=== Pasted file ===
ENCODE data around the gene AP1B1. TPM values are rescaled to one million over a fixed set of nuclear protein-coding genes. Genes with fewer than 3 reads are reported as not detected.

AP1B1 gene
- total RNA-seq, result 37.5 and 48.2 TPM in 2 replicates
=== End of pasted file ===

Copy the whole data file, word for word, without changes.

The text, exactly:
ENCODE data around the gene AP1B1. TPM values are rescaled to one million over a fixed set of nuclear protein-coding genes. Genes with fewer than 3 reads are reported as not detected.

AP1B1 gene
- total RNA-seq, result 37.5 and 48.2 TPM in 2 replicates